Dealing with stressful situations – the 4 A’s.

Change the situation                Change your reaction

Avoid the stressor                    Adapt to the stressor
Alter the stressor                     Accept the stressor

Stress management strategies.

1: Avoid unnecessary stress.

Not all stress can be avoided, and it’s not healthy to avoid a situation that needs to be addressed. You may be surprised, however, by the number of stressors in your life that you can eliminate.

•    Learn how to say “no” – Know your limits and stick to them. Whether in your personal or professional life, refuse to accept extra responsibilities when you’re close to reaching them.

•    Avoid people who cause you stress – If someone consistently causes stress in your life and you can’t change the relationship, limit the amount of time you spend with that person or end the relationship entirely.

•    Take control of your environment – If the evening news makes you anxious, turn the TV off. If traffic makes you tense, take a longer but less busy route. If going shopping is an unpleasant chore, do your grocery shopping online.

•    Avoid controversial topics – If you get upset over religion or politics, avoid talking about them. If you repeatedly argue about the same subject with the same people, stop bringing it up or excuse yourself when it’s the topic of discussion.

•    Reduce your to-do list – Analyse your schedule, responsibilities, and daily tasks. If you have too much to do, distinguish between the “should” and the “must.” Drop tasks that aren’t truly necessary to the bottom of the list or eliminate them entirely.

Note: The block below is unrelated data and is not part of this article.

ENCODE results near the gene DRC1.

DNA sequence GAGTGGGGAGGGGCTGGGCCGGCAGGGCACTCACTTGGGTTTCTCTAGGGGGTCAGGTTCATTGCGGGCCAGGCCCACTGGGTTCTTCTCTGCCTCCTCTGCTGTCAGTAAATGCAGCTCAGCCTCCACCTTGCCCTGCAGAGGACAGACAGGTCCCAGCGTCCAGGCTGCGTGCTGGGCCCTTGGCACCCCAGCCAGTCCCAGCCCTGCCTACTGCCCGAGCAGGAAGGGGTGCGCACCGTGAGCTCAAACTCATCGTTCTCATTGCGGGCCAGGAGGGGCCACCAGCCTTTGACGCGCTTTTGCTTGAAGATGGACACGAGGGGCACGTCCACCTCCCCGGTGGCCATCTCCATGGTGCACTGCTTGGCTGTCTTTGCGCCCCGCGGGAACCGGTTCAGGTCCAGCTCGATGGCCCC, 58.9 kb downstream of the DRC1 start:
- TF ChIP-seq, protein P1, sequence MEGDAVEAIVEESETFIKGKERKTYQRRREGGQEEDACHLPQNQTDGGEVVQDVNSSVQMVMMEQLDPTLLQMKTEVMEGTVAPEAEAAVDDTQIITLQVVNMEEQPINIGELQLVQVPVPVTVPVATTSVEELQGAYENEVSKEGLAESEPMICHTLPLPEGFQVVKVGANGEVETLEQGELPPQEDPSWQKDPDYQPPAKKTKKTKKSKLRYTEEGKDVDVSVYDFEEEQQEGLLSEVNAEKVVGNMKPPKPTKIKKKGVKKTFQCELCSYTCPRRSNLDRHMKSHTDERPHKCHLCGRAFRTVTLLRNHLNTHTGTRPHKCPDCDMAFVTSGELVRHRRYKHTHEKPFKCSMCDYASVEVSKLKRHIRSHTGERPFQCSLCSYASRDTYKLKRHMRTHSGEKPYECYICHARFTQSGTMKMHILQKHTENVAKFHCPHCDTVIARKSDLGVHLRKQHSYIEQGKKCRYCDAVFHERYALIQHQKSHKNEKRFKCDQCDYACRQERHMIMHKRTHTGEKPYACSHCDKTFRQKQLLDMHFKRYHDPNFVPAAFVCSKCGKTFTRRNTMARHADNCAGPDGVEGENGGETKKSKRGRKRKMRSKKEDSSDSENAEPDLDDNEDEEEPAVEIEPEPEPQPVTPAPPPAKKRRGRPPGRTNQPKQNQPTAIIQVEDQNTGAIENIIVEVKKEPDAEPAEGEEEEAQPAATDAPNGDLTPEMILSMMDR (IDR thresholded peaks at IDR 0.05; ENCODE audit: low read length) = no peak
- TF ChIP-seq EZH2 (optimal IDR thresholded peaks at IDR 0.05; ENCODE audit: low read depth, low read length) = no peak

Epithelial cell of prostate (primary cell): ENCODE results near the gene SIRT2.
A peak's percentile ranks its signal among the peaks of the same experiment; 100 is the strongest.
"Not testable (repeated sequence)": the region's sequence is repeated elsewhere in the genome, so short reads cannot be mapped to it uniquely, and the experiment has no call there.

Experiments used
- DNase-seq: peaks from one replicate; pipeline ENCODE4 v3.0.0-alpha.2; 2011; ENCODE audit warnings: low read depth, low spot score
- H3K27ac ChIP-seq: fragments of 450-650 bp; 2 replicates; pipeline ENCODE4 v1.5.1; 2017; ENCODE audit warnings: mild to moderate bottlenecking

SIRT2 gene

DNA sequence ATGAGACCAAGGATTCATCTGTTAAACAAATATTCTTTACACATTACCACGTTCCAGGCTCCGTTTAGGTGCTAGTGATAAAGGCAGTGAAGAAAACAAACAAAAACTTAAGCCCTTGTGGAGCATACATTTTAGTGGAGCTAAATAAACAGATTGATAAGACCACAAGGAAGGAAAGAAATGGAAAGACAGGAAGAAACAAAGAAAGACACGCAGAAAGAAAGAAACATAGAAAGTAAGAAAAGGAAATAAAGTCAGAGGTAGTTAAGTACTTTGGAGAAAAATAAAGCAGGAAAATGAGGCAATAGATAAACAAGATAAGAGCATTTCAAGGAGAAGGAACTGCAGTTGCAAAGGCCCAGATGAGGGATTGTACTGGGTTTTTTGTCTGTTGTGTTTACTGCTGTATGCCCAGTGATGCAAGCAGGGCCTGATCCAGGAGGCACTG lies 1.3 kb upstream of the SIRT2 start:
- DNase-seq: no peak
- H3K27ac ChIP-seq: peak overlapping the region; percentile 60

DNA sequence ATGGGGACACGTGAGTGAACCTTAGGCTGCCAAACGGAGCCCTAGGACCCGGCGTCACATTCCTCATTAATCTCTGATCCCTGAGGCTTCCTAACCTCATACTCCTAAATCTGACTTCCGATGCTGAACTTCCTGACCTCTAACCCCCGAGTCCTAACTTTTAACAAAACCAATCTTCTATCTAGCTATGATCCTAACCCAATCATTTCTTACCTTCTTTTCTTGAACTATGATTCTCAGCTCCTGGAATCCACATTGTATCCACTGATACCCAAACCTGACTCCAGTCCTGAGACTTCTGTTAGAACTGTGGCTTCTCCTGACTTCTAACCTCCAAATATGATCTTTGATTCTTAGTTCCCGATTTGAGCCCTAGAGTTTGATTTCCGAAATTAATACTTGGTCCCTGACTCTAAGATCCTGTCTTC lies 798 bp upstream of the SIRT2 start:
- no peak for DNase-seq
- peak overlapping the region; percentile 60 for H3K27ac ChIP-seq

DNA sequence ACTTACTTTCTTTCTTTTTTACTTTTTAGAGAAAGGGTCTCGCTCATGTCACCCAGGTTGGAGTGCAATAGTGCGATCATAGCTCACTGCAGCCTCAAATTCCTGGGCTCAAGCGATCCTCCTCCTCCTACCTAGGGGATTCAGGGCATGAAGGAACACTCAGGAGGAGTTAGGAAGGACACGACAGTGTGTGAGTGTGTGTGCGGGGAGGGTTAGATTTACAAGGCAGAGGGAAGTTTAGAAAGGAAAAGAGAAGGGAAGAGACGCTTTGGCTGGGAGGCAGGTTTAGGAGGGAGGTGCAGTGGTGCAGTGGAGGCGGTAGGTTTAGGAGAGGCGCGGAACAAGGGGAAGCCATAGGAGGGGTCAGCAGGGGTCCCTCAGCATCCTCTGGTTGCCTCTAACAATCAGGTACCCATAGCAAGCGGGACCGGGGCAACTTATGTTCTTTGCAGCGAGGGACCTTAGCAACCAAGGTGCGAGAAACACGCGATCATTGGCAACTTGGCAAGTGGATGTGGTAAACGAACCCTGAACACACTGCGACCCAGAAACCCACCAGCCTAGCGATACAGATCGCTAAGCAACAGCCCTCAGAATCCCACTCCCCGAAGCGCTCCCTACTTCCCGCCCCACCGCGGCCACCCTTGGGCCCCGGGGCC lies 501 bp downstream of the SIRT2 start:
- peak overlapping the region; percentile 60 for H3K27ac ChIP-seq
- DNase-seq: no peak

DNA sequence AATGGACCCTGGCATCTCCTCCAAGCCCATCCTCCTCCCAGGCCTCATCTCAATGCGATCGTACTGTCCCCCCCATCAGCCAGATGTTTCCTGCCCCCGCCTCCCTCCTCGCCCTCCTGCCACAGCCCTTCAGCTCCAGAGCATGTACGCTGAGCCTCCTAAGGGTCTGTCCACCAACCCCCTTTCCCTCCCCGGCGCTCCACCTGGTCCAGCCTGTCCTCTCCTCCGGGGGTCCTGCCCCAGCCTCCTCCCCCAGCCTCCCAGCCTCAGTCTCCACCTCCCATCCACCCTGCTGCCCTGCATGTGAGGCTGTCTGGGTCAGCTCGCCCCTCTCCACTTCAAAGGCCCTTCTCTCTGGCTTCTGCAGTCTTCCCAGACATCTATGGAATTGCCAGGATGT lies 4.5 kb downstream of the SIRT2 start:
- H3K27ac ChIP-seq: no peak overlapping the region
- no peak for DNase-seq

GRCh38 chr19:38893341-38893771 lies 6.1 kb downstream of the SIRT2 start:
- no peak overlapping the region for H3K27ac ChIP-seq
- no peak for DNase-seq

2: Alter the situation.

If you can’t avoid a stressful situation, try to alter it. Work out what you can do to change things so the problem doesn’t present itself in the future. Often, this involves changing the way you communicate and operate in your daily life.

•    Express your feelings instead of bottling them up – If something or someone is bothering you communicate your concerns in an open and respectful way. If you don’t voice your feelings, resentment will build and the situation will probably remain the same.

•    Be willing to compromise – When you ask someone to change their behaviour be willing to do the same. If you both are willing to bend at least a little you’ll have a good chance of finding a happy middle ground.

•    Be more assertive – Deal with problems head on, doing your best to anticipate and prevent them. If you have work to do and someone insists on interrupting, say that you only have five minutes to talk.

•    Manage your time better. Poor time management can cause a lot of stress. When you’re stretched too thin and running behind it’s hard to stay calm and focused. But if you plan ahead and make sure you don’t overextend yourself you can alter the amount of stress you’re under.

3: Adapt to the stressor.

If you can’t change the stressor, change yourself. You can adapt to stressful situations and regain your sense of control by changing your expectations and attitude.

•    Reframe problems – Try to view stressful situations from a more positive perspective. Rather than being anxious in a traffic jam, look at it as an opportunity to pause and refocus, listen to your favourite radio station, or enjoy the time alone.

•    Look at the bigger picture – Take perspective of the stressful situation. Ask yourself how important it will be in the long run. Will it matter in a month? A year? Is it really worth getting upset over? If the answer is no, focus your time and energy elsewhere.

•    Adjust your standards – Perfectionism is a major source of avoidable stress. Stop setting yourself up for failure by demanding perfection. Set reasonable standards for yourself and others, and learn to be okay with “good enough.”

•    Focus on the positive – When stress is getting you down, take a moment to reflect on all the things you appreciate in your life, including your own positive qualities and gifts. This simple strategy can help you keep things in perspective.


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